Harvard University has sacked Subramanian Swamy from its summer school programme for an article he wrote advocating demolishing mosques in India and disenfranchising Muslims.
The university had earlier decided to retain him despite a signature campaign, started by two students of Indian origin, demanding his ouster. On Wednesday, it changed that decision and told Swamy to go.
In New Delhi, Swamy said, “This is a dangerous principle that stifles personal opinion... I would assume that they would have sent their petition to me asking for my comments, which is normal procedure. But they have not done that.”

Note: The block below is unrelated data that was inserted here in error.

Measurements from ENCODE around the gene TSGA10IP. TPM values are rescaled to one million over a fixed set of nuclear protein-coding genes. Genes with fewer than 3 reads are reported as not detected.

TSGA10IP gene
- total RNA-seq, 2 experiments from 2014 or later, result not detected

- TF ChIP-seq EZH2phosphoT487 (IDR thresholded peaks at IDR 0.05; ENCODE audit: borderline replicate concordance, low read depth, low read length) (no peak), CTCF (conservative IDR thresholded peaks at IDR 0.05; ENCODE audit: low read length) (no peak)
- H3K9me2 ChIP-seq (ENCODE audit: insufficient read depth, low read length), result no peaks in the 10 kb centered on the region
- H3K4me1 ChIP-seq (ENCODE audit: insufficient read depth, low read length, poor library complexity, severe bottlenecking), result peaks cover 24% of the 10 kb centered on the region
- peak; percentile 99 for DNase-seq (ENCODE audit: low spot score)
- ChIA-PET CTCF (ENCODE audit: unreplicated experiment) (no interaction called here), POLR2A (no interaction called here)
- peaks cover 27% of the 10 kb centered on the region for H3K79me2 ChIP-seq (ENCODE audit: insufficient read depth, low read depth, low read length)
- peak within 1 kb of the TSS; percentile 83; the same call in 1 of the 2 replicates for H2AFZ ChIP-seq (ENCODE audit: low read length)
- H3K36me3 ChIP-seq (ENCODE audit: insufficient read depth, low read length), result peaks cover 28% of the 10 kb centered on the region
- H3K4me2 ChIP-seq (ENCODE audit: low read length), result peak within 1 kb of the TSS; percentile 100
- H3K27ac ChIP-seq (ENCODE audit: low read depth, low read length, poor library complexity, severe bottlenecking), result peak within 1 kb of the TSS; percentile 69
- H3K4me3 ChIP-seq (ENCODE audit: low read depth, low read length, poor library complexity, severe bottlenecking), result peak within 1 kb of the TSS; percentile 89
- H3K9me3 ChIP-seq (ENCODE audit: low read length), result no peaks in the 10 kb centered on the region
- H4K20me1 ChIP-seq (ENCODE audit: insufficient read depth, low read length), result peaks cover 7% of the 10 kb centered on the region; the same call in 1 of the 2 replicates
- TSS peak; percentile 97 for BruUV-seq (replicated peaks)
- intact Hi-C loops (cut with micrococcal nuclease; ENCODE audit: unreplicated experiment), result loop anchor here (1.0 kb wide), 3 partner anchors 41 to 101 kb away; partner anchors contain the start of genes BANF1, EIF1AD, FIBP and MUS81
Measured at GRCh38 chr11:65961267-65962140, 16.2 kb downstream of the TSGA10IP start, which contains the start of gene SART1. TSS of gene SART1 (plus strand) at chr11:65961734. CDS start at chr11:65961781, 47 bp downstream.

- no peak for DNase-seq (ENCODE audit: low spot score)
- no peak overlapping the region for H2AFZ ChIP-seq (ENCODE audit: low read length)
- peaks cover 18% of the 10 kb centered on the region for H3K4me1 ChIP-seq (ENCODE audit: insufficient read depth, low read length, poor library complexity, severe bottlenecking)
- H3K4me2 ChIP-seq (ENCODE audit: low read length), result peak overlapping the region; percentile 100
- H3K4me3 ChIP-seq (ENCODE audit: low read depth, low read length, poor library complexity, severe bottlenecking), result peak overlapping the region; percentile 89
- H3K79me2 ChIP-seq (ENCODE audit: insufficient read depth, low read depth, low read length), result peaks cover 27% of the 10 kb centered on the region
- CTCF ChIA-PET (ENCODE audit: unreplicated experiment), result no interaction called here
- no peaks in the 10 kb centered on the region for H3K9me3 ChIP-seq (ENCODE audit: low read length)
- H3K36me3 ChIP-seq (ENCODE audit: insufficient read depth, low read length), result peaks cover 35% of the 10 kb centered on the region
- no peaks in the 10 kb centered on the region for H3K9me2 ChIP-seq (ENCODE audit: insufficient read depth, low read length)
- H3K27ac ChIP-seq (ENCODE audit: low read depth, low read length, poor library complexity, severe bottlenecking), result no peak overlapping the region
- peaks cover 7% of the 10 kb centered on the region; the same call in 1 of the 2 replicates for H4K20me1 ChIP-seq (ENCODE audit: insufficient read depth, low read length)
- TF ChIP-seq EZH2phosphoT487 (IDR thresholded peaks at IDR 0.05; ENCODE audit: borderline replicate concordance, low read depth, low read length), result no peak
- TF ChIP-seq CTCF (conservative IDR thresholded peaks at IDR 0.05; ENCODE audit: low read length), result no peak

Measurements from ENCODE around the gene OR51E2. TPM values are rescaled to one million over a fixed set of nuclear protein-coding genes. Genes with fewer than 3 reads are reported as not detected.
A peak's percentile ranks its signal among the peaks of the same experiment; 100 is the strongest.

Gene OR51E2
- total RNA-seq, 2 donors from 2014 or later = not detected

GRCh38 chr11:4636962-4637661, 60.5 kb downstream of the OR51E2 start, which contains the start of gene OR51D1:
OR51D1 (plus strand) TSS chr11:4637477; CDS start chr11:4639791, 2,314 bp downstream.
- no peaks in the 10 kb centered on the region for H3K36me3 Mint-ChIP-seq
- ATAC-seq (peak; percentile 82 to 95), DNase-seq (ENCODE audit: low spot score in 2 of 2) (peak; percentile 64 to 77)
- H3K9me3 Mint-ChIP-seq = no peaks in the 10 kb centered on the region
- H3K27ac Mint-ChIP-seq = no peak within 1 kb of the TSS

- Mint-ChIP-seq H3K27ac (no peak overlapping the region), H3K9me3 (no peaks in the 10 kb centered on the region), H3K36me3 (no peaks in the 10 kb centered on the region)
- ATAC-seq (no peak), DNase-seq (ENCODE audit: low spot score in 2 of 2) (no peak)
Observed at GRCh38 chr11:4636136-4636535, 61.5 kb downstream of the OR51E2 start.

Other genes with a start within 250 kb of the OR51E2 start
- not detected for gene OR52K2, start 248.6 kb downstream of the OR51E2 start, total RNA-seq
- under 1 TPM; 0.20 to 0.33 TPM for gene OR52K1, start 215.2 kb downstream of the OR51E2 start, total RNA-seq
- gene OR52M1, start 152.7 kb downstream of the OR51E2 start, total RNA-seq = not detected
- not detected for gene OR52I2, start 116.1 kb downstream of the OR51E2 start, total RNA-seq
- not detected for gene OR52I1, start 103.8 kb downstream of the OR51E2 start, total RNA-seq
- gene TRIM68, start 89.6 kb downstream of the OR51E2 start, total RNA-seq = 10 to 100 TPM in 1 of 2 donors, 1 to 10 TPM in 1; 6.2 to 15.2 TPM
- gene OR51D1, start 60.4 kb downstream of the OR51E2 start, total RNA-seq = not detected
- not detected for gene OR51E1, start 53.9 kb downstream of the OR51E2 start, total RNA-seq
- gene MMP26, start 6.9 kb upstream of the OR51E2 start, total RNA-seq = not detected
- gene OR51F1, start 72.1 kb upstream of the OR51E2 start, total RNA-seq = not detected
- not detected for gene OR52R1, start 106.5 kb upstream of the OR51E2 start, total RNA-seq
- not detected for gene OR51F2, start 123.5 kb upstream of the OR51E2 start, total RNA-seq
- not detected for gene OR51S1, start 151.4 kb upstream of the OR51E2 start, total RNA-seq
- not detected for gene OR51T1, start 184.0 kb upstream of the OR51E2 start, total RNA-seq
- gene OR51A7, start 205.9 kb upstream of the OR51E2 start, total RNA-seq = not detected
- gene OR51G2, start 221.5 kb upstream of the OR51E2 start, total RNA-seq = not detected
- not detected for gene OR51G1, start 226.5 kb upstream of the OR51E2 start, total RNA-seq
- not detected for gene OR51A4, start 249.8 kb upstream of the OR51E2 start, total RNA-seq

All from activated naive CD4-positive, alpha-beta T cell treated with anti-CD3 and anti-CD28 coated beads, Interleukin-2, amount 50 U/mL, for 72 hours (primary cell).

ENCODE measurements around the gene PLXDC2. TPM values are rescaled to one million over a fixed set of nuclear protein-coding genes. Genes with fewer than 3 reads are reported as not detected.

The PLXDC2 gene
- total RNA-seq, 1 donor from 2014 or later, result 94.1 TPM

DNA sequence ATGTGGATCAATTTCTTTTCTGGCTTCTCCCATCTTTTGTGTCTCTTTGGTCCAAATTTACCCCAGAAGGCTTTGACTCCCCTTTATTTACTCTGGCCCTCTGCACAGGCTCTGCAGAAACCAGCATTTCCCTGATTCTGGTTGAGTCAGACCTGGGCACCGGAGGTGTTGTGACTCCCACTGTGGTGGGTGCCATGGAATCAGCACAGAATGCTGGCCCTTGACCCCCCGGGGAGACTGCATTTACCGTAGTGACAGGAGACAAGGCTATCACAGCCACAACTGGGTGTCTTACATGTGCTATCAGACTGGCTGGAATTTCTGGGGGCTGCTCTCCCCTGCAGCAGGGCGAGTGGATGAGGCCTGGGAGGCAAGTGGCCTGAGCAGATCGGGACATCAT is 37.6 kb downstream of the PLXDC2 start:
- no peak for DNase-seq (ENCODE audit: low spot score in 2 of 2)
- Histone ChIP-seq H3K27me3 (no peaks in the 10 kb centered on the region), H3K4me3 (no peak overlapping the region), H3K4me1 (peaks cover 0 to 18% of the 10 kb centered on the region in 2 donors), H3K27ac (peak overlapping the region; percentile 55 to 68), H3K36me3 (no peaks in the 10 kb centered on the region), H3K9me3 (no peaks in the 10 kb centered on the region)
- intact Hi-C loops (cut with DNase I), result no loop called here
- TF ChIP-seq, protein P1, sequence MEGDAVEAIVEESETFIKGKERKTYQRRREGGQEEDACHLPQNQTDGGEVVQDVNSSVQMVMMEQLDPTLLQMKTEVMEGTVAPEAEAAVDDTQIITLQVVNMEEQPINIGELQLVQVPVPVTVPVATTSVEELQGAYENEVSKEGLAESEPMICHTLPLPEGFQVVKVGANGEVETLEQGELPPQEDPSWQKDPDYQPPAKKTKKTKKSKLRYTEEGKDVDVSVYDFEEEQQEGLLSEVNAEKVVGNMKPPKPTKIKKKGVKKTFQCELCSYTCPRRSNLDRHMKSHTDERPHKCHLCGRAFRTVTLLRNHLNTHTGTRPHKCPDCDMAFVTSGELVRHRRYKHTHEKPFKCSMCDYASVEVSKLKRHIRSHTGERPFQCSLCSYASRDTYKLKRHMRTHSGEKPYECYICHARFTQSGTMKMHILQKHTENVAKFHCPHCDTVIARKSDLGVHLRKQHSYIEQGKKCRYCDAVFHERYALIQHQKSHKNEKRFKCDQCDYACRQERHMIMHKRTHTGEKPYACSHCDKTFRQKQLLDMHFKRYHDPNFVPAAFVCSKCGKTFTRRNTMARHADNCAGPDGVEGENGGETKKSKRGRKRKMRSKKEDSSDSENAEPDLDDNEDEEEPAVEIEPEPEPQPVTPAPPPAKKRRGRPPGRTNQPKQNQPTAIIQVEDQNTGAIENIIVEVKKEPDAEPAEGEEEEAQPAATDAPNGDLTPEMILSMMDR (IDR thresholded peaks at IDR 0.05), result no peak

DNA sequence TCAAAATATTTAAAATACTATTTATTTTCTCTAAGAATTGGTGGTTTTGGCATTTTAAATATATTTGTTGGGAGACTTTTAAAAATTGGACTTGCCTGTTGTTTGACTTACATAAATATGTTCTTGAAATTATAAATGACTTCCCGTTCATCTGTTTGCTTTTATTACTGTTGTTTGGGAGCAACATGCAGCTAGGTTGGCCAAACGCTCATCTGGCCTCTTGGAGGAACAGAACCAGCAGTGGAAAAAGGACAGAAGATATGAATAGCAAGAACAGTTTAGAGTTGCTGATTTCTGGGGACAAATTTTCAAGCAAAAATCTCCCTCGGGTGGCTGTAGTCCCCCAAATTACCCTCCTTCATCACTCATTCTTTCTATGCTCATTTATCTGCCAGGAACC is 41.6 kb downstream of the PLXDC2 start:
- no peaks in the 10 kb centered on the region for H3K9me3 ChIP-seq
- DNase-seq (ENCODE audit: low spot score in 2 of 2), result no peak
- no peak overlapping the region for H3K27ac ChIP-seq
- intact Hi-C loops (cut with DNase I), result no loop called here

“I was persuaded... that the views expressed in Dr Swamy’s op-ed piece (in Daily News and Analysis on July 26) amounted to incitement of violence instead of protecting political speech,” philosophy department chair Sean D Kelly, who also serves as vice-chair of the faculty docket committee, told the university paper, The Harvard Crimson.
Kelly had earlier weighed in on Swamy’s side, arguing for his freedom of speech.
The Janata Party president taught two economics courses in Harvard in the summer.